SMEs have been an underserved market due to the perception that they are high-risk with low growth potential, mainly due to the lack of visibility of their actual financial conditions. The launch of digital-only banks will plug the gap with its supply chain financing and innovative, easy-to-use technological solutions.

In June 2022, Singapore welcomed its first of licensees to commence operations in Singapore, which symbolises a major milestone to strengthen the core pillars of digitalisation, technological empowerment and green finance in the island state.

Huawei-Temenos partnership accelerates banks’ digital transformation efforts

One of the challenges that digital-only banks encounter in starting operations is often the lack of existing banking and IT capabilities for the design and implementation of its digital banking technology stack. To resolve it, the first digital-only bank to go live in Singapore designed, built and launched its pioneering digital bank on a cloud-native open digital banking platform developed jointly by Temenos and Huawei that utilises the latter’s public cloud infrastructure to enable hyperscale resilience and efficiency. All in just nine months, shorter than 12 to 18 months launch expectation and compliant with regulatory requirements.

The platform provides the bank with a full suite of corporate banking, including deposits, payments, loans, treasury and advanced analytics solutions.

Huawei and Temenos have been cooperating since 2019. In 2021, they jointly launched their first digital bank solution, this was followed a year later with digital bank solution 2.0, launched at Huawei Intelligent Finance Summit (HIFS) 2022 in Singapore in late July. It enables fast service integration and rollout based on a cloud-native architecture with key capabilities in agile and open pre-integration. Through enhanced cooperation in the future, the two companies strive to create more value together with partners in the financial industry.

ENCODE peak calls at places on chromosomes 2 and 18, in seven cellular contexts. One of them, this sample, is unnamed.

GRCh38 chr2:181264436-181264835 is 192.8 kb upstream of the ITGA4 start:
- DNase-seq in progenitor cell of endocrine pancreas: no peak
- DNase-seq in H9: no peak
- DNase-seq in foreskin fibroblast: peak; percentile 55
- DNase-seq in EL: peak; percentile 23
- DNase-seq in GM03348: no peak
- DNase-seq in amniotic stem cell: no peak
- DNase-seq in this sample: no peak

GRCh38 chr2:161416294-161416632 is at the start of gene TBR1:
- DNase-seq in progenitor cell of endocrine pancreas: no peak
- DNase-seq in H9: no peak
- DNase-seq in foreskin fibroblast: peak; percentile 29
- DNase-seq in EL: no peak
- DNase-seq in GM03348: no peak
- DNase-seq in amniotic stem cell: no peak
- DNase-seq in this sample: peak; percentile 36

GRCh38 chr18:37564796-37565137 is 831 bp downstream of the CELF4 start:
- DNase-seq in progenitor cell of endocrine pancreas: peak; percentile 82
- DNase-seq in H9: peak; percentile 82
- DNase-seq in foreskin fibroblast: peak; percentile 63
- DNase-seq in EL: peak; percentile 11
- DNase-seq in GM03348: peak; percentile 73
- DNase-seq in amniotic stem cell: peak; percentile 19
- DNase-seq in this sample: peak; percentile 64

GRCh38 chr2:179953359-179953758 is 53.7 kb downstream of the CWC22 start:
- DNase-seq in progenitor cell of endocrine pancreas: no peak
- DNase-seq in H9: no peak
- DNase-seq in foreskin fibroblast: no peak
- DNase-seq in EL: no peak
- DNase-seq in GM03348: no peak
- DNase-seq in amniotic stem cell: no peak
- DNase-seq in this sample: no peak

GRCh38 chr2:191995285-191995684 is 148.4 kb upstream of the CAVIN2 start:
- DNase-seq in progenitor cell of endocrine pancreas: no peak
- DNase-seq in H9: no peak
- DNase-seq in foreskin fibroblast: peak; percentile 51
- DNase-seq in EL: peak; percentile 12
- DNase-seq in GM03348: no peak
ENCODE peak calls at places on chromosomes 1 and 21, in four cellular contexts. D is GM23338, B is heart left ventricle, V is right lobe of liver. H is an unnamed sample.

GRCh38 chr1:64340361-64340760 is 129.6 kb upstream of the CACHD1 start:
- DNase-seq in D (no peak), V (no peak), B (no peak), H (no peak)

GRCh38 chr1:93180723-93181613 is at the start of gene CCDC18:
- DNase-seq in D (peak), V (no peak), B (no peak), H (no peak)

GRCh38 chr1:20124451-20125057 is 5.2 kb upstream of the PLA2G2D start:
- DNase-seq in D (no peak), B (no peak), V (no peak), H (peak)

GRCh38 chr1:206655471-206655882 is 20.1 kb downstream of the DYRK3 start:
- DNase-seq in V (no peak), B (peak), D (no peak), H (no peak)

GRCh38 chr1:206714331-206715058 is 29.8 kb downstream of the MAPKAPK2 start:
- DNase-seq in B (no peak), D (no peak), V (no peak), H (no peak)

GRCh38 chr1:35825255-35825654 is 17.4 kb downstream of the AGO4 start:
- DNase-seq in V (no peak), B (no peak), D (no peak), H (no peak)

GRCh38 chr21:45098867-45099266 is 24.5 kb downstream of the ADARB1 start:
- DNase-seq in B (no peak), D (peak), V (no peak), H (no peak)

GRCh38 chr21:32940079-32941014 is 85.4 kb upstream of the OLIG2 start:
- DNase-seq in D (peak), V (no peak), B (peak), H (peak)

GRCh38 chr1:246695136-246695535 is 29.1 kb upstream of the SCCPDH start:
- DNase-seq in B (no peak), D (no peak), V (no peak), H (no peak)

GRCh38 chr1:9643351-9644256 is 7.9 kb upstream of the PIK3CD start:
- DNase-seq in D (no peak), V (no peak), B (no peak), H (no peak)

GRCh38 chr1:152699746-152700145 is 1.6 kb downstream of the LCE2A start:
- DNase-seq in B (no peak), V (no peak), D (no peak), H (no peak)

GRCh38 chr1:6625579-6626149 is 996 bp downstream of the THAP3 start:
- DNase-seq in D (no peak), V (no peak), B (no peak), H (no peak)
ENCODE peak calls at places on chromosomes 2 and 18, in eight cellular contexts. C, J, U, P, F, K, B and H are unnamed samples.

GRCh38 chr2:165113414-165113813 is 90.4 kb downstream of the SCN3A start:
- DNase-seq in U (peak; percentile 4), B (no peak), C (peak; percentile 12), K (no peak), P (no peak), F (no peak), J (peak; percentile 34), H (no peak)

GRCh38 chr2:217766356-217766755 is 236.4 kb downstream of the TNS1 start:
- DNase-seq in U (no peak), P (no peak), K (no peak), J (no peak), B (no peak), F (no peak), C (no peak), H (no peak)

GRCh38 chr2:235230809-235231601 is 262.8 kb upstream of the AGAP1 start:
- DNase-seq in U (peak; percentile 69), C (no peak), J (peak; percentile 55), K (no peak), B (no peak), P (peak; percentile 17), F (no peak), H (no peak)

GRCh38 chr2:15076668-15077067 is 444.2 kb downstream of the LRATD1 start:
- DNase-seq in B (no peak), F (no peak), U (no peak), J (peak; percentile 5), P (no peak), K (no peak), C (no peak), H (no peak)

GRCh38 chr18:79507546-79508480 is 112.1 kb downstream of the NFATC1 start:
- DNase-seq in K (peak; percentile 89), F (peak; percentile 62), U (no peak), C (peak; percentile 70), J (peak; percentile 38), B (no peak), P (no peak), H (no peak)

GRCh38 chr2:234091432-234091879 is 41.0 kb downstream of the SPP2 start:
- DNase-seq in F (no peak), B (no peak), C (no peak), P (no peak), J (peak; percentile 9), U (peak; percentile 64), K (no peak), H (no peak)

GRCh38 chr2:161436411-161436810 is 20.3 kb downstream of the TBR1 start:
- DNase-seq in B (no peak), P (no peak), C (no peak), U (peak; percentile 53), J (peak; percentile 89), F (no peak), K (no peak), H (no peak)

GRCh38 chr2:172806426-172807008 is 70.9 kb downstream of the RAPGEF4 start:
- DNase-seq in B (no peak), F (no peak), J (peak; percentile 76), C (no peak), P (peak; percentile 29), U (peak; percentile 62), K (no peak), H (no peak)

"The partnership started about a year ago," said Erich Gerber, president and chief revenue officer of Temenos." With Huawei we share the same values, and the same passion for our customers. We're combining our strength to create more values for our customers together. And that's why we work closely together with Huawei."

One area for future cooperation and value creation for the two partners is intelligent data analytics and decisioning. Jason Cao, president of the global financial services business unit at Huawei, remarked, "From the intelligence perspective, we are experiencing the era of intelligent decision-making. 2022 is a milestone for intelligence. We have officially entered ZFLOPS times with the development of intelligence and an era of super-personalisation, and we have to think about what that means for us. We see smart contracts that will make decision-making possible everywhere.”

Meanwhile, incumbent banks are also accelerating the digitalisation to seize the significant market opportunities that remain relatively untapped, putting efforts into advanced technologies such as artificial intelligence (AI), blockchain, cloud computing, and big data (ABCD) as well as environmental, social, and governance (ESG), when ESG is also incorporated in digital-only banks’ product development and growth stategies.

Huawei’s MOU with OCBC for further digitalisation in Southeast Asia and Greater Bay Area 

At HIFS 2022, Huawei also signed a memorandum of understanding (MOU) with OCBC Bank to bolster the bank’s digital transformation in Southeast Asia and China’s Greater Bay Area in three key areas: green branch and buildings with smart IoT; data science and artificial intelligence (AI) innovation as well as cloud adoption acceleration.

“Digital transformation is inevitable. Today, businesses depend on digital solutions to improve our customer experience. Our partnership with Huawei comes at a time where we are looking for more ways of enhancing our digitalisation capabilities to meet the demands of an evolving industry that will help us achieve our goals to be a carbon-neutral and sustainable green financial institution,” said Eugene Lau, Head of Group Technology Services at OCBC Bank.

To support green branch and buildings with smart IoT, Huawei will work with OCBC on the sustainable development of the bank’s facility operations to lower carbon emissions and enhance its green power infrastructure. This in turn, will accelerate intelligent operations transformation in their branch offices with innovative solutions that integrate with smart IoT devices.


This is a sponsored article and does not necessarily reflect the opinion of the publisher.